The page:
Restrictive versus Liberal fluids in Septic shock

Tine S. Meyhoff, Peter B. Hjortrup et el(Classic Trial Group-Conservative versus Liberal Approach to Fluid Therapy of Septic Shock in Intensive Care) published study in NEJM comparing restrictive vs standard fluid therapy in septic shock.


This was an international, stratified, parallel-group, open-label, randomized clinical trial in 31 ICUs in Denmark, Norway, Sweden, Switzerland, Italy, the Czech Republic, the United Kingdom, and Belgium. 


1554 patients, 18 years of age or older  who were in the ICU and had septic shock, which was defined as suspected or confirmed infection, a plasma lactate level of 2 mmol per liter (18 mg per deciliter) or higher, receipt of ongoing infusion of a vasopressor or inotropic agent, and receipt of at least 1 liter of intravenous fluids. 

Patients received a median of 3 liters of intravenous fluid before they underwent randomization and were enrolled within 3 hours after admission to the ICU.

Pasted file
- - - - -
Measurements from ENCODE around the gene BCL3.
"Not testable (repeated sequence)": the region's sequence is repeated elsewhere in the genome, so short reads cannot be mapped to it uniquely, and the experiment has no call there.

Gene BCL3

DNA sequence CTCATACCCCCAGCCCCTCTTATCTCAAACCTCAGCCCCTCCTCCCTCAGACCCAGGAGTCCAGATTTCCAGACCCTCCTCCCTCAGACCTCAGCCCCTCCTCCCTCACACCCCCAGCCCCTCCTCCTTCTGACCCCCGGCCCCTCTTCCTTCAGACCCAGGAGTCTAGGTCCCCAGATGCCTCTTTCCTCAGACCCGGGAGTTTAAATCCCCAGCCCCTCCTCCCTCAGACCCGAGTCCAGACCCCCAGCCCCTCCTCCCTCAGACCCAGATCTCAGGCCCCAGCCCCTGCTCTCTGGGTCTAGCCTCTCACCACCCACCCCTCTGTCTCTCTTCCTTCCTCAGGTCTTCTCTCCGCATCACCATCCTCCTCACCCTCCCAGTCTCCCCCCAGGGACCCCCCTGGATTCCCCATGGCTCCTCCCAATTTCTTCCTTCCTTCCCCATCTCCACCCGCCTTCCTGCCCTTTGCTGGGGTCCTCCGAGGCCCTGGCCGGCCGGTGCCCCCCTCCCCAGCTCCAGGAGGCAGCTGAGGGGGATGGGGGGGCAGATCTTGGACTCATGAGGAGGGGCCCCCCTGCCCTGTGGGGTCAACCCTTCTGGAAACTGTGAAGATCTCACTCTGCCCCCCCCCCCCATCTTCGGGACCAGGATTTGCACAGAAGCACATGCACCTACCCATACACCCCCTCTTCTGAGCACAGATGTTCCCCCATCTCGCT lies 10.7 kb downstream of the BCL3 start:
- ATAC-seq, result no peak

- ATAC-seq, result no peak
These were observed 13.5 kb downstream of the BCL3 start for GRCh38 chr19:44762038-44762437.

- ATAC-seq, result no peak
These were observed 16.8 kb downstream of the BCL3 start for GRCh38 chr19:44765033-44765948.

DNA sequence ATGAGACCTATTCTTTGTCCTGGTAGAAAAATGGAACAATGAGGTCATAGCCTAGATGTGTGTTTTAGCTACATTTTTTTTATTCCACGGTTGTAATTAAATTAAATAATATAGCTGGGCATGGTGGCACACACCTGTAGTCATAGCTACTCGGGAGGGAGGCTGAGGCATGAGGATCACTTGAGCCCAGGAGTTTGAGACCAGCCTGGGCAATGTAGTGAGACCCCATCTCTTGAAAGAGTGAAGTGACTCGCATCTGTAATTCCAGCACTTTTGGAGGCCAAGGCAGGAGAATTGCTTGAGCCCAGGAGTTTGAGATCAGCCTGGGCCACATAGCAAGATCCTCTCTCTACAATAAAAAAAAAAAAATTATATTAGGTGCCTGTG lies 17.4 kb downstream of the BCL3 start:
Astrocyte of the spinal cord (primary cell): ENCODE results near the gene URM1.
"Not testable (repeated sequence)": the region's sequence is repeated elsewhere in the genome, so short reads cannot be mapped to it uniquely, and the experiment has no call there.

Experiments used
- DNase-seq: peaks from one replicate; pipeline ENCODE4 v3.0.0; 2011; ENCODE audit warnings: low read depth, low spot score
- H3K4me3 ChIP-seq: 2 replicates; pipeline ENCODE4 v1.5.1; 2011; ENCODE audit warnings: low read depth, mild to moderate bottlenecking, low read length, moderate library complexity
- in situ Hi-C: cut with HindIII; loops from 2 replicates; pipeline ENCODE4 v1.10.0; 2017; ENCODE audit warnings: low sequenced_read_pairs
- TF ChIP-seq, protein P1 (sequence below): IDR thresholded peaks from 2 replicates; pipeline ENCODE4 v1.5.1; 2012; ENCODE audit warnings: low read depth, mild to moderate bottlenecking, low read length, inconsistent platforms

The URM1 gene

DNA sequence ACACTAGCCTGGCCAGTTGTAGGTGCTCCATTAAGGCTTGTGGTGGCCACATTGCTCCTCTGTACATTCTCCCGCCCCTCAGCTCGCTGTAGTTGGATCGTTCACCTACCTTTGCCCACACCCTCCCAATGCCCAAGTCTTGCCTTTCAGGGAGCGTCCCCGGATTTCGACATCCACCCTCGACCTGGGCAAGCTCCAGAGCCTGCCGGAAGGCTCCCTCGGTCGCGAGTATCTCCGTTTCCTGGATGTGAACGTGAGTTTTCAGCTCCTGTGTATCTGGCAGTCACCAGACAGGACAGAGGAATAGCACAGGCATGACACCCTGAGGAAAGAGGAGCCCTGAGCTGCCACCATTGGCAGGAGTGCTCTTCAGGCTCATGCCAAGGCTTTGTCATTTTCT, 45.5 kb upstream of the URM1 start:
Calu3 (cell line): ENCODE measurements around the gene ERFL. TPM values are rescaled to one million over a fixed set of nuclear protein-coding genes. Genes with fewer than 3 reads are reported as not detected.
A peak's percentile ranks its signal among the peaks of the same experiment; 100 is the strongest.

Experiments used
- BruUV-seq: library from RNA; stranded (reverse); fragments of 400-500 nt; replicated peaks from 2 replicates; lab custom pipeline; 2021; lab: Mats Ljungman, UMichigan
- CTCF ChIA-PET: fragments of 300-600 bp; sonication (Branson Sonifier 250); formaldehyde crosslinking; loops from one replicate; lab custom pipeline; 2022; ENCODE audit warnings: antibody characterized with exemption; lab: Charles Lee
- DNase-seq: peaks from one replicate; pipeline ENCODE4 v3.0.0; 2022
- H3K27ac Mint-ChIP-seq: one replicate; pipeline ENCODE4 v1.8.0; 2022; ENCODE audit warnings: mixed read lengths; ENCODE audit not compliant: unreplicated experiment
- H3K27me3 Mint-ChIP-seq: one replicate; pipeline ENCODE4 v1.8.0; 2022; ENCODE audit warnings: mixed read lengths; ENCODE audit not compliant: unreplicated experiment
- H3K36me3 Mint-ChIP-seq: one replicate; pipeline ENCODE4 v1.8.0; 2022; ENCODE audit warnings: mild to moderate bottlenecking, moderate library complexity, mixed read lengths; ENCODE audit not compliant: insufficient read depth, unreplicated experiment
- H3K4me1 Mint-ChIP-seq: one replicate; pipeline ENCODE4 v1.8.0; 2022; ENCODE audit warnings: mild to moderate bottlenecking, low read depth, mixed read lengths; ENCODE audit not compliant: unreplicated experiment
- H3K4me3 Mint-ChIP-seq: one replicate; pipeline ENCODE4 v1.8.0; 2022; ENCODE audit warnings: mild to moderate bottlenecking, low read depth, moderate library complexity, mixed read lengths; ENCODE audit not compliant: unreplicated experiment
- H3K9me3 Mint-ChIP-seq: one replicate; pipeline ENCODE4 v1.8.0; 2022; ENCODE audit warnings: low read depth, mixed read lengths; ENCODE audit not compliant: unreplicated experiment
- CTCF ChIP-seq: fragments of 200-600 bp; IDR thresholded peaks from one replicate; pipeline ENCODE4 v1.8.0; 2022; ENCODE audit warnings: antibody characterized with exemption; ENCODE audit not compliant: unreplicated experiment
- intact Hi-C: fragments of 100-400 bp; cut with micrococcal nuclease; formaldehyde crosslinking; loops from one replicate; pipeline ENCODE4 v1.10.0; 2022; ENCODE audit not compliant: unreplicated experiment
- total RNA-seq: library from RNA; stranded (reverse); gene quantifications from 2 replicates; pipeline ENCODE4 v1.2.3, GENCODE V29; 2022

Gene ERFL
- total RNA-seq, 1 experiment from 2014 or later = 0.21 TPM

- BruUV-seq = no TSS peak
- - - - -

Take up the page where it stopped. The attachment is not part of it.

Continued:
The restrictive-fluid group received intravenous crystalloid fluids in small boluses (250 or 500 ml) that could only be given to treat severe hypoperfusion, as defined by lactate levels, mean arterial pressure, mottling, or urine output; to replace documented fluid losses; or to correct dehydration and electrolyte deficiency if the enteral route was contraindicated. The standard-fluid group had no limits on the volume of fluids that could be administered, but management recommendations were based on the 2016 Surviving Sepsis Campaign guidelines. 


The median between-group difference in the volume of intravenous fluids administered was approximately 2 liters. The authors found no significant difference in mortality at 90 days in the total population (the primary outcome), in any of the prespecified secondary outcomes (including renal function) or in the prespecified subgroups, or in the occurrence of ischemic events.


A highly restrictive fluid-management strategy is safe. Even Standard regimen used in this trial was itself restrictive based on 2016 surviving sepsis guidelines, in comparison to older liberal fluid strategies.

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